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Mon Capitan – Captain America and International Audiences

With The Avengers universe building up – Marvel’s plan to introduce a bunch of comic book characters through solo films and tie them together into one big team-up movie -, there is one of the prequels (if we can call them that – they aren’t really prequels or sequels and some aren’t even origins) that I am really interested in. It isn’t Favreau and Downey’s Iron Man 2, nor is it Branagh’s Thor. I am most interested in how the Captain America movie comes about – particularly at the moment. This has nothing to do with the charmingly awful version we saw about twenty years ago. This is more to do with how the most blatantly American superhero will do overseas.

America, F%!& Yeah!

America, F%!& Yeah!

Granted, I doubt the movie will deal head-on with any of the deep political and philosophical questions that arise from America’s place in the world. We’ll leave that to Mark Millar’s The Ultimates. I imagine it will be light summer fare. Still, most of the good Captain’s rogues gallery are international or non-American ideologies, so odds are it would be quite difficult to pull off a film without alienating somebody.

So, the film will apparently be a “period piece” set during World War II. Baring in mind the last superhero period piece was Watchmen (set in an alternate 1986, but still 1986), that doesn’t really bode well for mainstream audiences embracing Captain America. Still, it is being pitched as Indiana Jones with superheroes, so it might just work, but I can still see there being various objections to the depiction of Captain America saving the world’s ass and punching out Adolf Hitler.

It looks like Marvel is way ahead of me on this point, though. At Comic Con, Kevin Feige was quick to point out that apparently Captain America wouldn’t be going it alone…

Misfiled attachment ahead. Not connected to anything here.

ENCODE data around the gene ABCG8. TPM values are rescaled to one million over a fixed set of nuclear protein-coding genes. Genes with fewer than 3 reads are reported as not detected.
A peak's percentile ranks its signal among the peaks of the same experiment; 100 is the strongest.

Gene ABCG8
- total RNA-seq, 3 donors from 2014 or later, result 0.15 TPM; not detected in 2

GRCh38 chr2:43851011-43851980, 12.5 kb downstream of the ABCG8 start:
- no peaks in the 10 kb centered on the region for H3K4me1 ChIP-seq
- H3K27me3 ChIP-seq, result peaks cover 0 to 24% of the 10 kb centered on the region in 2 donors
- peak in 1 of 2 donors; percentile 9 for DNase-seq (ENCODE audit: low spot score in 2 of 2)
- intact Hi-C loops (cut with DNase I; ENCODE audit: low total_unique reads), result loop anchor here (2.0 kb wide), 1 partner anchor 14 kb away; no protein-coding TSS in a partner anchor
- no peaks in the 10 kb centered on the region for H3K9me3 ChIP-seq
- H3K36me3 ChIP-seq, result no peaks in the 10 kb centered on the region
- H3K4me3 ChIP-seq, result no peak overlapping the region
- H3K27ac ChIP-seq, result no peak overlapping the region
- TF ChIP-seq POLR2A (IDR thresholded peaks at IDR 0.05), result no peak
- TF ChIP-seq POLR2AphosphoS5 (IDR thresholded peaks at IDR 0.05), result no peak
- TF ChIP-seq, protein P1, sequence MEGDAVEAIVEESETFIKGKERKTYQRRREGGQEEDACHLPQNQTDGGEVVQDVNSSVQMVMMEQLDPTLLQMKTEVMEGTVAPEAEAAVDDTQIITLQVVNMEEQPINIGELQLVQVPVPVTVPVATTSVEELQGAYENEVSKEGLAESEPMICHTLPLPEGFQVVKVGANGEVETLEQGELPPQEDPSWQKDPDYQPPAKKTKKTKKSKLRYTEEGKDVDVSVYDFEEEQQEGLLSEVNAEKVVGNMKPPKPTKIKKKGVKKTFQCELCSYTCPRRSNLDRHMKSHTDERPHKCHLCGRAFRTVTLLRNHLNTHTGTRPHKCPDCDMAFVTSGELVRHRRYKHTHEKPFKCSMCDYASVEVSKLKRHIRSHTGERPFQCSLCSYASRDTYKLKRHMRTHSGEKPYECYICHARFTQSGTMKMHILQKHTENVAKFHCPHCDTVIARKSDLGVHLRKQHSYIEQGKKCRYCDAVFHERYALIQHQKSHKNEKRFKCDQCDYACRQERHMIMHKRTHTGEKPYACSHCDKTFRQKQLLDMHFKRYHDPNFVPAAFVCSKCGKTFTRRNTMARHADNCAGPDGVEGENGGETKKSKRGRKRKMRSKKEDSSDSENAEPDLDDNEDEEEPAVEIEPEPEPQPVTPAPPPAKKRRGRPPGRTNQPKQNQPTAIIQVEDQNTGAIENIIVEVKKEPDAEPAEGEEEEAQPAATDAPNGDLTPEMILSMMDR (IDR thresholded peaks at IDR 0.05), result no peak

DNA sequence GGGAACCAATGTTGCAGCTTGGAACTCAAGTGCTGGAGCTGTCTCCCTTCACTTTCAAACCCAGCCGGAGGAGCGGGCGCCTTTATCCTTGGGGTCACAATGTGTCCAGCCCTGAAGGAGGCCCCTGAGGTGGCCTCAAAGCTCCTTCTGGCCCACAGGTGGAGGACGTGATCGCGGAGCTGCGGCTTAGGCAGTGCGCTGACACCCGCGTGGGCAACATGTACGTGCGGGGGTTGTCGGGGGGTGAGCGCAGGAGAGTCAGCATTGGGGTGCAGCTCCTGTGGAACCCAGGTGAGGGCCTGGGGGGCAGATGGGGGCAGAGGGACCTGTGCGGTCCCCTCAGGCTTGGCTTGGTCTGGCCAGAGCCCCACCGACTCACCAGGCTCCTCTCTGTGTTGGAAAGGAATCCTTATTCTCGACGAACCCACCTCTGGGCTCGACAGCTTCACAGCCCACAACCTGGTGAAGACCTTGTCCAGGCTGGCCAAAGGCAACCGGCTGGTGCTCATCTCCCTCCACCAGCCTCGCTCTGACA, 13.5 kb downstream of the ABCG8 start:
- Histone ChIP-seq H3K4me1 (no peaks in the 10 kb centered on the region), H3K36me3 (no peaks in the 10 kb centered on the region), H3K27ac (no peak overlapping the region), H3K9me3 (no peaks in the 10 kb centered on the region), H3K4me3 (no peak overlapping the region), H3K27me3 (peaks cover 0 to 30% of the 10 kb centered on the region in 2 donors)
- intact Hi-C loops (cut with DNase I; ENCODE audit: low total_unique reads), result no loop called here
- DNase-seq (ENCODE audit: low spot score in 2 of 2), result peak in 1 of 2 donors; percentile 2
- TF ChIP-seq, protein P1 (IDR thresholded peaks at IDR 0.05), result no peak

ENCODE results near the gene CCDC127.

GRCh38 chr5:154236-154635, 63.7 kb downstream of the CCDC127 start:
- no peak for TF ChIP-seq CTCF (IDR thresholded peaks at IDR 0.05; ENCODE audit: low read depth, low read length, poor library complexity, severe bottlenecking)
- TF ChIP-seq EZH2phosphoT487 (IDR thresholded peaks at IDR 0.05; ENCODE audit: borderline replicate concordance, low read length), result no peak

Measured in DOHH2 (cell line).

“Also, setting it in World War II — the Marvel version of World War II — I think is gonna open it up in another big way … What’s funny is it will actually end up being, I think, our most diverse and our most international film, in terms of the content of the movies itself. It takes place overseas much more than any of our other films do. In terms of the cast, there’s a group that Steve works with that will have an opportunity for many more international actors than any of our other films.”

He is, of course, talking about a group known as The Invaders – which extends as far internationally as a British superhero Union Jack. I can sense unfortunate implications. Even if they can master the notion of an international cast, I’m not sold on the idea of making the film an ensemble. I doubt a few token appearances by non-Americans will convince audiences to see a movie headlined Captain America. It may also dilute the movie itself, in the same way that cramming every mutant and their mother in X-Men III and Wolverine weakened those films substantially. Though maybe I am wrong.

American movies obviously do well overseas. Even superhero ones. Even ones about American arms dealers. So maybe it’s not an issue. Even if it is, maybe there’s a chance to turn Captain America into a symbol of hope – a blockbuster symbolising the Obama government, like JJ Abrams tried to do with Star Trek? Apparently Europe at least has warmed somewhat to the change in foreign policy that has emerged since the election last year. The Middle East may remain more on the fence, but perhaps it indicates that the big blue Avenger may be more welcome than some would think. Maybe the resurrection of the “killed off for real” Captain America in the comic books is symbolic of something.

The comics have (at various times) had the guts to differentiate Captain Americ from the American government. He even took on a pastiche of Richard Nixon. The point that the comics tried to emphasise was that the Cap represent the American ideal, not the government. It’s an interesting idea and a relatively gutsy and morally complex concept – but I can see that Marvel might be a little afraid of running with this angle (or politicising the film at all). My problem with this approach is simple: Captain America is inherently political. That’s why he’s so fascinating. I doubt he’ll be stripped of that political nature so easily.

I’ll admit I’m greatly anticipating the movie. I wouldn’t mind an honestly political superhero film, one that critically looks at American foreign policy – as The Dark Knight so cleverly question its domestic policies – but I doubt that’s what we’ll get. I’ll be satisfied if we get a solid and interesting character flick. If they can make it as light and fun as those classic Spielberg films, then I’ll be equally impressed.

Though, from all we’re hearing about people tip-toe-ing around the patriotic implications of the character, we’re unlikely to hear this great one-liner replicated on the big screen:

“Surrender? You Think This “A” Stands For France?!”

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